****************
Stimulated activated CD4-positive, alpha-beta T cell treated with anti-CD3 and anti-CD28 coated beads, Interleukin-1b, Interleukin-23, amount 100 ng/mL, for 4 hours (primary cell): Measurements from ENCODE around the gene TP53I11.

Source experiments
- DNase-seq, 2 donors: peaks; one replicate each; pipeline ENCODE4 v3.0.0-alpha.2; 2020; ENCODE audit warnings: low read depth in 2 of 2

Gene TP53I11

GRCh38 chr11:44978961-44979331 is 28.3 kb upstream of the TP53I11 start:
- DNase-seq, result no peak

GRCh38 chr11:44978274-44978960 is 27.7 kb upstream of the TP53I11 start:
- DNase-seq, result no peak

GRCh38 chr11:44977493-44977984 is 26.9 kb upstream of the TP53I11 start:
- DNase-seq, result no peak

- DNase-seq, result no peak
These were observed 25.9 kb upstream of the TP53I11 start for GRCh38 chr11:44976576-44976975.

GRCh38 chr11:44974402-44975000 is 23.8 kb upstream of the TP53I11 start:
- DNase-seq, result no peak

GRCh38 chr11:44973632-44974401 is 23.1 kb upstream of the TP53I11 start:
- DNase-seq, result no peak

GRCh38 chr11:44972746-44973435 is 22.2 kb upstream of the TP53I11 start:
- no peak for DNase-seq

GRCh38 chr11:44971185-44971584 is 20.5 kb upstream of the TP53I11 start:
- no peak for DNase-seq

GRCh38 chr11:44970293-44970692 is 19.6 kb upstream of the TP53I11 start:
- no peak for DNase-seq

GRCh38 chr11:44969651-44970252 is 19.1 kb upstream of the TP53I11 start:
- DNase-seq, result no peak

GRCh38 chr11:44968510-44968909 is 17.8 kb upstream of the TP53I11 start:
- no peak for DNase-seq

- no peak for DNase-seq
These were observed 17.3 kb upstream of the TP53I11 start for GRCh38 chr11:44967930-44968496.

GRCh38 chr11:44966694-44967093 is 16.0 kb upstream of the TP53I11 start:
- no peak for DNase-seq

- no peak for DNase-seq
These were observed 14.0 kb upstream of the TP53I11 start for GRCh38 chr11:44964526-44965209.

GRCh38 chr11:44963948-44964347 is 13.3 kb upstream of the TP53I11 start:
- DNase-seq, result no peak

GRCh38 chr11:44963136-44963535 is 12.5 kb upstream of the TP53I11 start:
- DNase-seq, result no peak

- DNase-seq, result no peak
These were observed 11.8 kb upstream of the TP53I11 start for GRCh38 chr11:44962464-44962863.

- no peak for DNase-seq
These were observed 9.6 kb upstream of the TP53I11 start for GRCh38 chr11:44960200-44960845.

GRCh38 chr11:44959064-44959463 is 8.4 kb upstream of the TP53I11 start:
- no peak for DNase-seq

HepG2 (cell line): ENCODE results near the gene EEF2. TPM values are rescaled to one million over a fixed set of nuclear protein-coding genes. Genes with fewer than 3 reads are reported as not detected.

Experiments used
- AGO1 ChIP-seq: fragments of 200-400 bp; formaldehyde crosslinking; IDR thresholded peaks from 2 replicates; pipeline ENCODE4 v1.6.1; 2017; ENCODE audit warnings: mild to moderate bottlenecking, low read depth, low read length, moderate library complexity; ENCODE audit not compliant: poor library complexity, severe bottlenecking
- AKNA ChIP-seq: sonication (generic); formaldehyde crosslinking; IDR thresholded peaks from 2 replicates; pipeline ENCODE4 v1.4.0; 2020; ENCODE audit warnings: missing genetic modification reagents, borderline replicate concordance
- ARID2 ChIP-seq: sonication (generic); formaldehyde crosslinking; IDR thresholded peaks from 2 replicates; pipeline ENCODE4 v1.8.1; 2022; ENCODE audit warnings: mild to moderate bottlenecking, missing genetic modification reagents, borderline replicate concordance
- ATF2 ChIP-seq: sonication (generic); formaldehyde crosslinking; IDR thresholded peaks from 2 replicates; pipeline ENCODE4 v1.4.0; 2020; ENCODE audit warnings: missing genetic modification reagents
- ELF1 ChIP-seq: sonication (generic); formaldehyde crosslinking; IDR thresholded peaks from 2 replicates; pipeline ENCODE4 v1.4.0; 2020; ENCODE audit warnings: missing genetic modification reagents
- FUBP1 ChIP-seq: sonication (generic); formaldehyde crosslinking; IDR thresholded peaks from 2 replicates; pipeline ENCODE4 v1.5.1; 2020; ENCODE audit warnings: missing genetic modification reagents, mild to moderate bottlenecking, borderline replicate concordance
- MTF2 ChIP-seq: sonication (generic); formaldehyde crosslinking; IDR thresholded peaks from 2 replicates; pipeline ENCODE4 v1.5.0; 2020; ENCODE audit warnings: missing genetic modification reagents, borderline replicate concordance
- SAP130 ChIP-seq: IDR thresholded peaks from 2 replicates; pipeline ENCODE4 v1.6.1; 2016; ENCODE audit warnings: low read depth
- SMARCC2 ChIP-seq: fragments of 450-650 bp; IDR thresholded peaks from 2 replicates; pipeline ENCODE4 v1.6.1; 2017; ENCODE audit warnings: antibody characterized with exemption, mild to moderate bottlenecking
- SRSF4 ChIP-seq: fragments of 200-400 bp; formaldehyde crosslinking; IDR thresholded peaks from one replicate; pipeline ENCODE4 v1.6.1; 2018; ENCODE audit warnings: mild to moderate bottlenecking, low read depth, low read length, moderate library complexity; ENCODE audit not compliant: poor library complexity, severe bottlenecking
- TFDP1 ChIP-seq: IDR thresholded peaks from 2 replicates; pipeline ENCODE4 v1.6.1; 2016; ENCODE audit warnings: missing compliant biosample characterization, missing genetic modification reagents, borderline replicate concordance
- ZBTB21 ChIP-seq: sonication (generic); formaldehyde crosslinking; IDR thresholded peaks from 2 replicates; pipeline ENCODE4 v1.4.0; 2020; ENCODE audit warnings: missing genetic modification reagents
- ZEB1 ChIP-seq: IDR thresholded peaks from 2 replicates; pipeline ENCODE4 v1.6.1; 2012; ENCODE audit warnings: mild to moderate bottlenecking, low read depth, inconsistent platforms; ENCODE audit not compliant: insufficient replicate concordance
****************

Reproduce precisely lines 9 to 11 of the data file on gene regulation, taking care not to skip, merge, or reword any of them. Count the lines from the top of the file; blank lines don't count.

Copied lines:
GRCh38 chr11:44977493-44977984 is 26.9 kb upstream of the TP53I11 start:
- DNase-seq, result no peak

- DNase-seq, result no peak